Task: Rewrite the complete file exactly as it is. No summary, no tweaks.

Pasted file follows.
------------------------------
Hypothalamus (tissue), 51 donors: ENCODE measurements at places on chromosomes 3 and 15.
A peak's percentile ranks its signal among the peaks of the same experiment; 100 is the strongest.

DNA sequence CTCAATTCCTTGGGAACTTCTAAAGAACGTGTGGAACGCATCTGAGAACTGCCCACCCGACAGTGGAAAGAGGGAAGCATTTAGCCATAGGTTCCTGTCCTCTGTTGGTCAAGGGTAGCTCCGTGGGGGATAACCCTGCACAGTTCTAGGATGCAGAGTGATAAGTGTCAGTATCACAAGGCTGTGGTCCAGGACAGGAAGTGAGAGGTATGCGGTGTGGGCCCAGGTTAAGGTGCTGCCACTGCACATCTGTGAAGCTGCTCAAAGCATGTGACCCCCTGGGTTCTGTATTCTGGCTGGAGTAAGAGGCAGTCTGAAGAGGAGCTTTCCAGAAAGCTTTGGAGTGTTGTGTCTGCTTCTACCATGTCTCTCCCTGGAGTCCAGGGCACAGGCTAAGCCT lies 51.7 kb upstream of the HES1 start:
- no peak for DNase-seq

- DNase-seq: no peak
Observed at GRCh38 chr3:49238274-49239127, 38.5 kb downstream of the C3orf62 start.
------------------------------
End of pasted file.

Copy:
Hypothalamus (tissue), 51 donors: ENCODE measurements at places on chromosomes 3 and 15.
A peak's percentile ranks its signal among the peaks of the same experiment; 100 is the strongest.

DNA sequence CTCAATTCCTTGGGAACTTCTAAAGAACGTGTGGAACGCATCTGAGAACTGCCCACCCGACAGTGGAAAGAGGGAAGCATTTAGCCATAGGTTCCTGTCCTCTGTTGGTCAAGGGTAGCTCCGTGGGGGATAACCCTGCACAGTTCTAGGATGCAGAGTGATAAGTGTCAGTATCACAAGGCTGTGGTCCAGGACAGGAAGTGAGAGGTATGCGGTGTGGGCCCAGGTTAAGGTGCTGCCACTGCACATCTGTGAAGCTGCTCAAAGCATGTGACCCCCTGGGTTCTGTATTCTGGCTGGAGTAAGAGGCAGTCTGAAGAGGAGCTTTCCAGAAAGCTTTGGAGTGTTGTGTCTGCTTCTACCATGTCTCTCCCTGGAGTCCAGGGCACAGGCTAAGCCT lies 51.7 kb upstream of the HES1 start:
- no peak for DNase-seq

- DNase-seq: no peak
Observed at GRCh38 chr3:49238274-49239127, 38.5 kb downstream of the C3orf62 start.